Tell Ramad
Tell Ramad is a prehistoric, Neolithic
The Neolithic Age, Era, or Period, or New Stone Age, was a period in the development of human technology, beginning about 9500 BC in some parts of the Middle East, and later in other parts of the world. It is traditionally considered as the last part of the Stone Age...

A tell or tel, is a type of archaeological mound created by human occupation and abandonment of a geographical site over many centuries. A classic tell looks like a low, truncated cone with a flat top and sloping sides.-Archaeology:A tell is a hill created by different civilizations living and...

 at the foot of Mount Hermon
Mount Hermon
Mount Hermon is a mountain cluster in the Anti-Lebanon mountain range. Its summit straddles the border between Syria and Lebanon and, at 2,814 m above sea level, is the highest point in Syria. On the top there is “Hermon Hotel”, in the buffer zone between Syria and Israeli-occupied...

, about 20 kilometres (12.4 mi) southwest of Damascus
Damascus , commonly known in Syria as Al Sham , and as the City of Jasmine , is the capital and the second largest city of Syria after Aleppo, both are part of the country's 14 governorates. In addition to being one of the oldest continuously inhabited cities in the world, Damascus is a major...

 in Syria
Syria , officially the Syrian Arab Republic , is a country in Western Asia, bordering Lebanon and the Mediterranean Sea to the West, Turkey to the north, Iraq to the east, Jordan to the south, and Israel to the southwest....

. The tell was the site of a small village of 2 hectare, which was first settled in the late eighth millennium.

The tell was discovered by French
The French Republic , The French Republic , The French Republic , (commonly known as France , is a unitary semi-presidential republic in Western Europe with several overseas territories and islands located on other continents and in the Indian, Pacific, and Atlantic oceans. Metropolitan France...

 customs officers, M. Compant and Lieutenant Potut. Laurisson Ward visited again in 1939 and collected material from the surface, now in the Peabody Museum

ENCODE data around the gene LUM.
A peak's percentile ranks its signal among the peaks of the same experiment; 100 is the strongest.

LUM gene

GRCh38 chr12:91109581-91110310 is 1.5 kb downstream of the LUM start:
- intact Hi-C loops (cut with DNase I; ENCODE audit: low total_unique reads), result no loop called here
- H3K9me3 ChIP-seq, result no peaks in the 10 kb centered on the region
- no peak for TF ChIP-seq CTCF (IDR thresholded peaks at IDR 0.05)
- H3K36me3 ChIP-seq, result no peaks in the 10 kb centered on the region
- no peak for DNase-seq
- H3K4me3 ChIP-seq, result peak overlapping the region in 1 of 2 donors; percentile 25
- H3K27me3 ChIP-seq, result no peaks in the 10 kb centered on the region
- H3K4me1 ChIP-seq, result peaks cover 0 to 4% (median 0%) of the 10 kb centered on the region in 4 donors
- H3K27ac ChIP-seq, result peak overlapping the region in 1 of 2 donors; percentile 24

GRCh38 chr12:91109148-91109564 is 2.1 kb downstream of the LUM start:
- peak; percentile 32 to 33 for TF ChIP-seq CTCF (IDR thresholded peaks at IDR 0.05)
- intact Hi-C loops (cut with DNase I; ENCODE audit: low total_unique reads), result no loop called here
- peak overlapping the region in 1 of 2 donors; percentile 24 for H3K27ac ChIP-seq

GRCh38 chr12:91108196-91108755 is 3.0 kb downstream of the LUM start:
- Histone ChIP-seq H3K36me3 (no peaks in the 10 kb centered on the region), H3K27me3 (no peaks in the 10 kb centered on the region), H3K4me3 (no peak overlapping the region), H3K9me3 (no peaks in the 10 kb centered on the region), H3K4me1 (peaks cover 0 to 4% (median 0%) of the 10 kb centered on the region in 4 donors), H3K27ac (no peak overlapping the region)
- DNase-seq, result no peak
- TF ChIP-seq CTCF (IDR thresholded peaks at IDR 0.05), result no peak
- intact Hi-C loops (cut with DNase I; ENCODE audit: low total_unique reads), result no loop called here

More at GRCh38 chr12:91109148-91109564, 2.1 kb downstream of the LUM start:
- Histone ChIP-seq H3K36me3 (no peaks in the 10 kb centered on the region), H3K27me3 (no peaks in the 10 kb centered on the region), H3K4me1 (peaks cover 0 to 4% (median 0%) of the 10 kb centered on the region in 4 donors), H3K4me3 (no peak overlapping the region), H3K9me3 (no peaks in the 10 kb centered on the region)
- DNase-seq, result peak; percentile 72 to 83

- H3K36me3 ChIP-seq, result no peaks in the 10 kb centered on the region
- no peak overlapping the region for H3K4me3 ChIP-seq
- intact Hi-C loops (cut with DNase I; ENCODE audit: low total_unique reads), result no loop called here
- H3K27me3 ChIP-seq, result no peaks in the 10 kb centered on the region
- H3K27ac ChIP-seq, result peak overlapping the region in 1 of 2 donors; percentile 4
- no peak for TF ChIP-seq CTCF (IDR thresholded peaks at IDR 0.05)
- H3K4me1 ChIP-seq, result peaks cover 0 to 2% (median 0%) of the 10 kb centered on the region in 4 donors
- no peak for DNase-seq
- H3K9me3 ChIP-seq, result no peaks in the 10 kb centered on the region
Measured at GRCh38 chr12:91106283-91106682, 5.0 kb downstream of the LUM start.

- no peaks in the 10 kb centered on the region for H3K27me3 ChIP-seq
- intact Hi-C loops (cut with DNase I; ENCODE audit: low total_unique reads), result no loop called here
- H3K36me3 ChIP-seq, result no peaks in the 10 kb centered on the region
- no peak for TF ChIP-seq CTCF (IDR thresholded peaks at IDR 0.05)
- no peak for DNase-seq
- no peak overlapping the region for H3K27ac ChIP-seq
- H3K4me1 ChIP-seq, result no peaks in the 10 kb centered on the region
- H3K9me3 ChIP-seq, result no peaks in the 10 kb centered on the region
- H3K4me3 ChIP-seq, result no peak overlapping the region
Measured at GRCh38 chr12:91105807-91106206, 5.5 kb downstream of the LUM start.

Peabody Museum
The Peabody Museum of Natural History at Yale University is among the oldest, largest, and most prolific university natural history museums in the world. It was founded by the philanthropist George Peabody in 1866 at the behest of his nephew Othniel Charles Marsh, the early paleontologist...

. Tell Ramad lay somewhat forgotten until it was rediscovered by W.J. van Liere and Henri de Contenson
Henri de Contenson
right|250px|thumb|Henri de ContensonHenri de Contenson , is a French Archaeologist and was Research Director at CNRS, The Centre National de la Recherche Scientifique , a research organization funded by France's Ministry of Research.A student of André Parrot, Raymond Lantier and André...

, the latter leading excavations in 8 seasons between 1963 and 1973.

Notable features from the earliest stage include a number of 3–4 metre diameter, lime-plaster floored, clay lined oval pits with ovens & clay bins that were suggested to have been used as houses. There was nothing to suggest a break in occupation between level I and II of the site. Burial customs appear to have been unchanged between the two periods. Burials were mostly done in communal graves, with little deposits of grave goods. Different flint tools were found at the site in both periods, including sickles and arrowheads.

Tell Ramad is notable as one of the few sites fundamental to our understanding of the origin of agriculture with finds including various types of domesticated wheat and barley. Emmer wheat is an important characteristic of Basin sites in this area, where it is thought to have been introduced. Wild plant foods include pistachios, almonds, figs and wild pears. The mammal fauna from level I at Tell Ramad shows that both sheep and goats were fully and simultaneously domesticated at the site, although the sheep-to-goat ratio is more than 3 to 1.

Further reading

  • de Contenson, H. Cauvin, M.-C. Courtois, L. Ducos, P. Dupeyron, M. van Zeist, W. - Ramad. Site Néolitique en Damascène (Syrie) aux VIIIe et VIIe Millénaires Avant l´Ère Chrétienne, Bibliothèque Archéologique et Histoire, Tome 157, Beirut, 2000.
  • van Zeist, W. Bakker-Heeres, J.A.H. - Archaeobotanical Studies in the Levant 1. Neolithic Sites in the Damascus Basin: Aswad, Ghoraifé, Ramad - Palaeohistoria, 24, 165-256, 1982.
  • Vogel, J.C. Waterbolk, H.T. - Groningen Radiocarbon Dates VII - Radiocarbon, 9, 107-155, 1967.
  • Ferembach, D. - Étude anthropologique des ossements humains néolithiques Tell Ramad (Syrie). Annales archéologiques de Syrie, 19, 49-70, 1969.
  • de Contenson, H. Troisiéme campagne á Tell ramad 1966: rapport préliminaire. Annales Archéologiques de Syria XVII (1–2), 17–24, 1967.
  • de Contenson, H. Découvertes récentes dans la domaine du Néolithique en Syrie, L'Anthropologie, 70, 388-391, 1966.
  • de Contenson, H. van Liere, W.J. Premiers pas vers une chronologie absolue à Tell Ramad, Annales Archéologiques Arabes Syriennes, 16, 175-176, 1966.
  • de Contenson, H. van Liere, W.J. Sondages à Tell Ramad en 1963: rapport préliminaire, Annales Archéologiques Arabes Syriennes, 14, 190, 1964.
  • de Contenson, H. van Liere, W.J. A Note on Five Early Neolithic Sites in Inland Syria 13, 175-209, 1963.
The source of this article is wikipedia, the free encyclopedia.  The text of this article is licensed under the GFDL.